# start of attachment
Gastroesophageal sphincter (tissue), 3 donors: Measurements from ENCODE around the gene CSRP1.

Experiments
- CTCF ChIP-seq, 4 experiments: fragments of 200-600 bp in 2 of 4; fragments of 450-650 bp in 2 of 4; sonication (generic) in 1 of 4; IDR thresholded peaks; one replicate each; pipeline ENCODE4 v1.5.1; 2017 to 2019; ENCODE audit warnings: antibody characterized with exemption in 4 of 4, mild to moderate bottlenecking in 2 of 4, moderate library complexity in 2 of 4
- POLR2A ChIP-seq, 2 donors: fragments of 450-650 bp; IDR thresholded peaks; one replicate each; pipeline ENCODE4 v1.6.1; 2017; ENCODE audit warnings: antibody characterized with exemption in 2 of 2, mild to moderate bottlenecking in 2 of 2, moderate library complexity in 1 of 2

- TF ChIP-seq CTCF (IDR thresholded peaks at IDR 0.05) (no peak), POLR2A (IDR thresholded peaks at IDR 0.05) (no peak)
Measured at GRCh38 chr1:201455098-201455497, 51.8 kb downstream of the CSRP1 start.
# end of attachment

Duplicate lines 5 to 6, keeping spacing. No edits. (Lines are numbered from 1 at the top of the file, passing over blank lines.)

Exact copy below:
- TF ChIP-seq CTCF (IDR thresholded peaks at IDR 0.05) (no peak), POLR2A (IDR thresholded peaks at IDR 0.05) (no peak)
Measured at GRCh38 chr1:201455098-201455497, 51.8 kb downstream of the CSRP1 start.